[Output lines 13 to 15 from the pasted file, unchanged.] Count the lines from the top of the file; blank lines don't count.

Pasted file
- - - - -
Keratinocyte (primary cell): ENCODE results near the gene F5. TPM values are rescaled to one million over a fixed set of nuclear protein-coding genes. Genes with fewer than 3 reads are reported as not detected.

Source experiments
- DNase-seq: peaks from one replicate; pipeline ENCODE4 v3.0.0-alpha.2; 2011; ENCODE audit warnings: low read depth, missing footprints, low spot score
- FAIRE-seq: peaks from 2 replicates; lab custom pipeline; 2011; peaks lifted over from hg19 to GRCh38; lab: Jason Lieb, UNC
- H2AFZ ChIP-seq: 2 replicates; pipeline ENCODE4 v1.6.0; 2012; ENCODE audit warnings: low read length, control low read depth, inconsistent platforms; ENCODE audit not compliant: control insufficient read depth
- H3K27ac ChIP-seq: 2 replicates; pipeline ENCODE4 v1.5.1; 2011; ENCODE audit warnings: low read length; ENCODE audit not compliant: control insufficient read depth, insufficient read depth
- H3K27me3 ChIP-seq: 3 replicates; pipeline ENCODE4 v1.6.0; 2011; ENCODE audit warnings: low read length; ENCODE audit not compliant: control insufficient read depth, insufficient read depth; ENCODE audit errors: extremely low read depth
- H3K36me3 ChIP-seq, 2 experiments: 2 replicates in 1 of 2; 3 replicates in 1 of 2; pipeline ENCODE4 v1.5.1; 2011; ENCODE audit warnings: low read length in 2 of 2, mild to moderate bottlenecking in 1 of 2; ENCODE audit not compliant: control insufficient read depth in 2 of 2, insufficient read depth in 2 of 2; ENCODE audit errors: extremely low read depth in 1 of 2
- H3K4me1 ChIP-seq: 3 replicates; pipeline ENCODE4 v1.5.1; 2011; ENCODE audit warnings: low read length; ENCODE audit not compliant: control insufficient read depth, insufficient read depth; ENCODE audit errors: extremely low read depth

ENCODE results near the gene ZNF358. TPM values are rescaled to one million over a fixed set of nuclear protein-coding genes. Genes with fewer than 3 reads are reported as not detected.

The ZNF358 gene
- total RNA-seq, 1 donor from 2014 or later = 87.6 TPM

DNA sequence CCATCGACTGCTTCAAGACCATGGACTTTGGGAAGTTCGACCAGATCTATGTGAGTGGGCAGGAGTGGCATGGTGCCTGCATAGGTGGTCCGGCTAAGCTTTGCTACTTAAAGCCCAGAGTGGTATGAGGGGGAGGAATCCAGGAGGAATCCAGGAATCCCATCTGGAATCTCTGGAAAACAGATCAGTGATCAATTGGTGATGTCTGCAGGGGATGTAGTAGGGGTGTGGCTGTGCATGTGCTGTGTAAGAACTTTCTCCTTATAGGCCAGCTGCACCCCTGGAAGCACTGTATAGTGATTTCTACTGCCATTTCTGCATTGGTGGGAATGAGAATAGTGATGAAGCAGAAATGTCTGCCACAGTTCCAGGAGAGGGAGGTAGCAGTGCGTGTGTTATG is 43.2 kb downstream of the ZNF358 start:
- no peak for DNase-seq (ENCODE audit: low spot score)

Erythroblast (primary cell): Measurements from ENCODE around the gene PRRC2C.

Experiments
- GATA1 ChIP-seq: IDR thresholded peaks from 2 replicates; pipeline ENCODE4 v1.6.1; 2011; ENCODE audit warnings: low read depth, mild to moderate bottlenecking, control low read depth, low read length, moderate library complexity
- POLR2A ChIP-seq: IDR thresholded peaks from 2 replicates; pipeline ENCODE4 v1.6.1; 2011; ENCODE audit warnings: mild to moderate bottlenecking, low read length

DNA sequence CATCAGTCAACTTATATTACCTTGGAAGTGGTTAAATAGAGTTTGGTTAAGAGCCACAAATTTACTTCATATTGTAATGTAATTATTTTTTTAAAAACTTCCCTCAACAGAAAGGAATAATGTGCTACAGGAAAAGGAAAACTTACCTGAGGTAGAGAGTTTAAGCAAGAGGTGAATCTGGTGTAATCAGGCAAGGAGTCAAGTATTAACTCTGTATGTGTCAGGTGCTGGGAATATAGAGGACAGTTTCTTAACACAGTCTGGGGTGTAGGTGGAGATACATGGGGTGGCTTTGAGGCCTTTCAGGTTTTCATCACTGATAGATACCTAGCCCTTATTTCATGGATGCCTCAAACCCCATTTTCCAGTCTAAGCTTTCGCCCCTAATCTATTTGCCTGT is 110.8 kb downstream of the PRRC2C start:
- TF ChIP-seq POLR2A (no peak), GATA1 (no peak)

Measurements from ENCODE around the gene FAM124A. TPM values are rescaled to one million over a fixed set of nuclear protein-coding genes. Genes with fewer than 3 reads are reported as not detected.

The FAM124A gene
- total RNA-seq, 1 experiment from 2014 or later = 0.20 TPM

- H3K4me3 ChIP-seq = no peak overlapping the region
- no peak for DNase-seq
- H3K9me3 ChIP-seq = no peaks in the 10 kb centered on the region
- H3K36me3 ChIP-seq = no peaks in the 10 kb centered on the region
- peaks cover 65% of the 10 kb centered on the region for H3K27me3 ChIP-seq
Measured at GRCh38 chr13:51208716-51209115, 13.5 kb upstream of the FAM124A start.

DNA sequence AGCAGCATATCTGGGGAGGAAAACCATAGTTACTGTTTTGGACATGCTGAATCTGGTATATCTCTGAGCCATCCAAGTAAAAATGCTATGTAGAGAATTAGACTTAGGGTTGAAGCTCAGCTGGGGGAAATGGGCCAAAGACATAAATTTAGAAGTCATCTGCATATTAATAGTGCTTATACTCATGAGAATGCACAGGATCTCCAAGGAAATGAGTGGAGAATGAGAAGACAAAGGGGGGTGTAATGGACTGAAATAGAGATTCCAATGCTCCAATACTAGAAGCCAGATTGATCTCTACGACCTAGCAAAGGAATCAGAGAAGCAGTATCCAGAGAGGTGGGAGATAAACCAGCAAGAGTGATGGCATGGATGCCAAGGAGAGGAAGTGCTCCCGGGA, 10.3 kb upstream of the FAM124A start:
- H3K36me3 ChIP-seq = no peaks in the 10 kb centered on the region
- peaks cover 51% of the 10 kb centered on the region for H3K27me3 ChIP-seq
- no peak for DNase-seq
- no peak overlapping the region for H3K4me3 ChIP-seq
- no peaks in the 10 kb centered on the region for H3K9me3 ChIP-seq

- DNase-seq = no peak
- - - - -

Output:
DNA sequence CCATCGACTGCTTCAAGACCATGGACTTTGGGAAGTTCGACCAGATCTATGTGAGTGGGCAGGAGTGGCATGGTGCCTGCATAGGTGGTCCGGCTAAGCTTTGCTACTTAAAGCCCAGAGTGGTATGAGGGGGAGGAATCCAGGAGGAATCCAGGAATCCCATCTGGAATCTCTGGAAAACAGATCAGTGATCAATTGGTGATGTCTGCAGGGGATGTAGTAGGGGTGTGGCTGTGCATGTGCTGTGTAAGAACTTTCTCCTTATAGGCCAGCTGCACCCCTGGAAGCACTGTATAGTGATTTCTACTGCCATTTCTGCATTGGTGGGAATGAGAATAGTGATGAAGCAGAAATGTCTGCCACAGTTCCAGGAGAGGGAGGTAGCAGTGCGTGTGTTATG is 43.2 kb downstream of the ZNF358 start:
- no peak for DNase-seq (ENCODE audit: low spot score)

Erythroblast (primary cell): Measurements from ENCODE around the gene PRRC2C.